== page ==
Which is to say, it is not the place of the critical voice—yours or anyone else’s—to second-guess what the POV character sees, hears, smells, tastes or feels, physically or emotionally, in describing or delivering an opinion of the setting.

What’s the difference?

Well, for just one example, you personally might abhor the smell of pipe tobacco smoke. But you can be certain others don’t mind it or even like it, right? Because people are different. They enjoy and dislike different things, and they have different opinions of those things. As it should be.

But within the story, whether you like, don’t mind, or abhor the smell (or taste or feel or sound or emotion) of anything at all simply doesn’t matter. All that matters is how the POV character feels about those things.

This is precisely why I preach so strongly against critique groups and critique partners. Critique, every single time, is a function of the conscious, critical mind. And trust me, if I won’t allow even my own critical voice to “correct” my creative subconscious, I certainly won’t invite anyone else to do so. And neither should you.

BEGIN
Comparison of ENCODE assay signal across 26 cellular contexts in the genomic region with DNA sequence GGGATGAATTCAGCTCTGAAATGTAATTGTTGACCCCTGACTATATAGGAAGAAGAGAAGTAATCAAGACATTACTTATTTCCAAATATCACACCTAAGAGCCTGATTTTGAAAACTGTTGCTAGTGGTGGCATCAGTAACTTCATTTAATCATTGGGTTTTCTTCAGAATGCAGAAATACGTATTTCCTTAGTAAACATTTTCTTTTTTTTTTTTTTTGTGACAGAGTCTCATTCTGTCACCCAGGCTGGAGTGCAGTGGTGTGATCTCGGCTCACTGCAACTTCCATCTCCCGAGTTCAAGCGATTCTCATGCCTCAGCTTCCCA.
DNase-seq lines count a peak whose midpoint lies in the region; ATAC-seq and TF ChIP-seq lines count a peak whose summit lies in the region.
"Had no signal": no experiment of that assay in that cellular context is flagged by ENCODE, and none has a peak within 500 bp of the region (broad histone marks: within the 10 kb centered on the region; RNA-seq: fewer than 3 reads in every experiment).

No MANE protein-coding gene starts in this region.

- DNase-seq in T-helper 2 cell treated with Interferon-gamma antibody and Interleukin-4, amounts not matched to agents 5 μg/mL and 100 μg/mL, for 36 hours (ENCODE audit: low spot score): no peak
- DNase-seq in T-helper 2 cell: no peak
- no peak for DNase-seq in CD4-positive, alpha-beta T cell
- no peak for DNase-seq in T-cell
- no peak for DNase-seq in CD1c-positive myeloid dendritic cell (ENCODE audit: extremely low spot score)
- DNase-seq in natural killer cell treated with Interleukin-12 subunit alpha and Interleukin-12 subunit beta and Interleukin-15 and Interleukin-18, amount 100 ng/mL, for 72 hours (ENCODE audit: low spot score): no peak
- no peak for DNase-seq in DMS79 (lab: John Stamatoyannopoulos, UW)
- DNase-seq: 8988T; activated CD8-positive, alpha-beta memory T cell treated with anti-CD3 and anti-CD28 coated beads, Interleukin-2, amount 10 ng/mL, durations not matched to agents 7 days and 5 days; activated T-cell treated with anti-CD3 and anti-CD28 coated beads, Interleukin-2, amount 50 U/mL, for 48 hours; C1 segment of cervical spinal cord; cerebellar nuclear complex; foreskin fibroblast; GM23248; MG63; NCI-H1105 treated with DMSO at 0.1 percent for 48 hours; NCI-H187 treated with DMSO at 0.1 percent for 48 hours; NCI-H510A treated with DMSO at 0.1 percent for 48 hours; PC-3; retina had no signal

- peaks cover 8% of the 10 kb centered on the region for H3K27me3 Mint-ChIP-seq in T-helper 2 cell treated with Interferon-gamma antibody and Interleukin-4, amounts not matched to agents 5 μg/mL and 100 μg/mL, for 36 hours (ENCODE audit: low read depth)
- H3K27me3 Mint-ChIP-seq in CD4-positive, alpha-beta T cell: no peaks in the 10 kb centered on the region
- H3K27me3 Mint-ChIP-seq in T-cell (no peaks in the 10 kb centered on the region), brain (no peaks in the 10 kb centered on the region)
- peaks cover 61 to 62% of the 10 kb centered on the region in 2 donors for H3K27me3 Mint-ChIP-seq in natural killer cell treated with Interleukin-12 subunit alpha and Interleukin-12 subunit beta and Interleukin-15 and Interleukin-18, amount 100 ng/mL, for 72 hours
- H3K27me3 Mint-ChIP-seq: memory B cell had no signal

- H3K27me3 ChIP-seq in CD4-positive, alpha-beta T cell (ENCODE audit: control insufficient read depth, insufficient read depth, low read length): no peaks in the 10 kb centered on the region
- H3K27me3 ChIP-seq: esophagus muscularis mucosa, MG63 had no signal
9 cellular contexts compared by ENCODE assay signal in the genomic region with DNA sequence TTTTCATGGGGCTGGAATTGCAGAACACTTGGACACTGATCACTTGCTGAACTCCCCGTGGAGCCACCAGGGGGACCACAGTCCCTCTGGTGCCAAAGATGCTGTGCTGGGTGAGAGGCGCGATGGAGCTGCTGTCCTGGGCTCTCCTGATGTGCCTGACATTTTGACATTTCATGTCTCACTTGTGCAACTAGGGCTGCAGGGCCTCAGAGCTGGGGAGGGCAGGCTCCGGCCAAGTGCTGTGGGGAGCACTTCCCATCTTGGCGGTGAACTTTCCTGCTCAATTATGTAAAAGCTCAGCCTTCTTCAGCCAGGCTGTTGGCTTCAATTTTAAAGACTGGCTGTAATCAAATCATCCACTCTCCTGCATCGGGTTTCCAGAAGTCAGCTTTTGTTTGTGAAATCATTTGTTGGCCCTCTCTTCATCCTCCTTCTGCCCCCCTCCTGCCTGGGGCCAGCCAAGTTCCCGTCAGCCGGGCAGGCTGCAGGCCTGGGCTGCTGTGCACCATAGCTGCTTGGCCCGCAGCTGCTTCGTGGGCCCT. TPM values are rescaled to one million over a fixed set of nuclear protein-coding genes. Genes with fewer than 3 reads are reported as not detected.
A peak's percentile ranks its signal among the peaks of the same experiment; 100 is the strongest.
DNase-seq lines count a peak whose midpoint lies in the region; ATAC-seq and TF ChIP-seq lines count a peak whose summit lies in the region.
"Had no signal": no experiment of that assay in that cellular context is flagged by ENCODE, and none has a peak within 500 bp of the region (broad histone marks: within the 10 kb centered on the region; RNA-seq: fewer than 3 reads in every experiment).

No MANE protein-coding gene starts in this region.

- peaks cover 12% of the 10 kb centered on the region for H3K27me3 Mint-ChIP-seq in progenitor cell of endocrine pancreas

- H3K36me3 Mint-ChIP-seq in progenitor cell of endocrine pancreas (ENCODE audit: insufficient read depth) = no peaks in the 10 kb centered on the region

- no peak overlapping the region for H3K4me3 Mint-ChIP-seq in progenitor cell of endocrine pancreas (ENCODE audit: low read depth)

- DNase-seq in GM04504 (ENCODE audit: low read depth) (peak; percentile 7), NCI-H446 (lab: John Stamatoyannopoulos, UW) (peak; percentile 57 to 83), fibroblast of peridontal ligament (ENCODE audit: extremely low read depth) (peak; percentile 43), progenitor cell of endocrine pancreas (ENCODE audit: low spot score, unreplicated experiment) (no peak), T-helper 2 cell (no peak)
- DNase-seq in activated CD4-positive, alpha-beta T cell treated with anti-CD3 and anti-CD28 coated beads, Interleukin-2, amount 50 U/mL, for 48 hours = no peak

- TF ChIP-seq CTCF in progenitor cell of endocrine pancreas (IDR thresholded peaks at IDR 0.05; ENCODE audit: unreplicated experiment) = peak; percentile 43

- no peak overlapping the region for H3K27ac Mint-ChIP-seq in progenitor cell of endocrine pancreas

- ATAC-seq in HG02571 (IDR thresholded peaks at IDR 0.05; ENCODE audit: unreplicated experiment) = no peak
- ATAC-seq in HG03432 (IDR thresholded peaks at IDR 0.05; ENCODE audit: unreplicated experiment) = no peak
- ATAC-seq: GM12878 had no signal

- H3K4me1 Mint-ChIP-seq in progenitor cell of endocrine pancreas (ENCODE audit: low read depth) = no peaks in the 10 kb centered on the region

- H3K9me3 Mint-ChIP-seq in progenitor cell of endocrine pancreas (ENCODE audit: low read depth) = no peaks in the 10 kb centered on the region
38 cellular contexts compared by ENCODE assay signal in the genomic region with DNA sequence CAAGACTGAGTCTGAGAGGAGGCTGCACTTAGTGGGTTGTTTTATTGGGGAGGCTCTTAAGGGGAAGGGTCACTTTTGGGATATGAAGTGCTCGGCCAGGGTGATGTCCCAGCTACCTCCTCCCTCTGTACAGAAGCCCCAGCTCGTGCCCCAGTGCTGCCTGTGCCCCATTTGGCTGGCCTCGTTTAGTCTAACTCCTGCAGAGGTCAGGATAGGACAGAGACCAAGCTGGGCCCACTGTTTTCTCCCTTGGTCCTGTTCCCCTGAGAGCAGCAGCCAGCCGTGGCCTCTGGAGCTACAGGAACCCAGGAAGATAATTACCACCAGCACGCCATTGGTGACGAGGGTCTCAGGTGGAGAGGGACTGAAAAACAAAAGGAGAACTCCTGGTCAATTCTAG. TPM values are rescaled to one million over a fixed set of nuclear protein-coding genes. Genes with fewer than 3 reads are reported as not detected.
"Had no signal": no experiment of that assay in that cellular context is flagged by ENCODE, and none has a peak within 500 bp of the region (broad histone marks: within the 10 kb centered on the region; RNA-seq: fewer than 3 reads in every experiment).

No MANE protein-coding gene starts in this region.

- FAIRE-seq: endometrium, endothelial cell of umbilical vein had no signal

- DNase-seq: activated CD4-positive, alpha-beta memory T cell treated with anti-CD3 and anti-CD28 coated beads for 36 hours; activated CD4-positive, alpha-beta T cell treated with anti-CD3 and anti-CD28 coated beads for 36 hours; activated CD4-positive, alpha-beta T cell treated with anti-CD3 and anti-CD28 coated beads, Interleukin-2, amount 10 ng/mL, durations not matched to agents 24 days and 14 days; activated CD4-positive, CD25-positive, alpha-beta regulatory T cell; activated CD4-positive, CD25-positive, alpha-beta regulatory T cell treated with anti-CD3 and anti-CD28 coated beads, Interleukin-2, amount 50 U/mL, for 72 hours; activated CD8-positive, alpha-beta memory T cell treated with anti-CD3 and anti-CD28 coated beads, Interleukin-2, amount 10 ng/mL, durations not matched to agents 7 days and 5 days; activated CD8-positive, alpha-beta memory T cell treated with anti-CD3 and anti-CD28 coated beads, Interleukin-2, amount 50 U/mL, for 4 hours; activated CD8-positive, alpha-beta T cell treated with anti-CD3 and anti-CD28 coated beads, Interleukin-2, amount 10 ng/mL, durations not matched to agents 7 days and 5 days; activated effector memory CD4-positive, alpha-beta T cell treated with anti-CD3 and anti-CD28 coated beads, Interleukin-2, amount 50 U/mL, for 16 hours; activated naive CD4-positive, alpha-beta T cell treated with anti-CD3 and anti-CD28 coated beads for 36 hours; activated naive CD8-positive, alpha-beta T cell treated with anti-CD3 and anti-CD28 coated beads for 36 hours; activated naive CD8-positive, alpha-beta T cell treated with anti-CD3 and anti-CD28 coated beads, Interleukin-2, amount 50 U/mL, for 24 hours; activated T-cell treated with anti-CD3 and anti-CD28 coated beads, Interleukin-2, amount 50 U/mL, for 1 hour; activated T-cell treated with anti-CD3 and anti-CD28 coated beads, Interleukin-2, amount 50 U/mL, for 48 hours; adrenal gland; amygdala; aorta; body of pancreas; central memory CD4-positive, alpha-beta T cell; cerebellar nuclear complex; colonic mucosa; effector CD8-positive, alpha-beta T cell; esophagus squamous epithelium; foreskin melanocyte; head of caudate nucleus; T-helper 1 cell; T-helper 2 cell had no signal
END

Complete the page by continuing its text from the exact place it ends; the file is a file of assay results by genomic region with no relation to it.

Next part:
Others defend being mired in the myths by saying “whatever works” for them is “right,” even if it doesn’t actually result in new words put on the page, stories or novels finished and published, etc. In other words, “whatever works” even if it doesn’t actually work.

I respond to “do whatever works” with “write whatever comes.” That is the only path to writing an authentic story.

Now, all of that said, if you can’t escape the fear or if for any other reason you personally want to engage your conscious, critical mind to “correct” or change things in what was once your characters’ story, that’s completely up to you. You already know my advice: don’t do it. My advice is trust yourself and defend your work from all comers, whether internal or external to your own mind.

But again, you do you. Whatever works, whether or not it actually works . Please just don’t tell me about it. I’ve written far too long and put far too many words on the page to believe author intrusion is ever a good idea.


As I’ve said many times before, cycling (a function of the creative subconscious) is perfectly fine. To cycle, simply read over what you’ve written, but don’t read critically, “looking for” errors or omissions. Read strictly as a reader, strictly to enjoy the story.

As you read, allow your fingers to rest on the keyboard and allow your creative subconscious (the POV character) to touch the story as you go. The POV character might add more depth, more details about the setting, and s/he might not. But don’t second guess.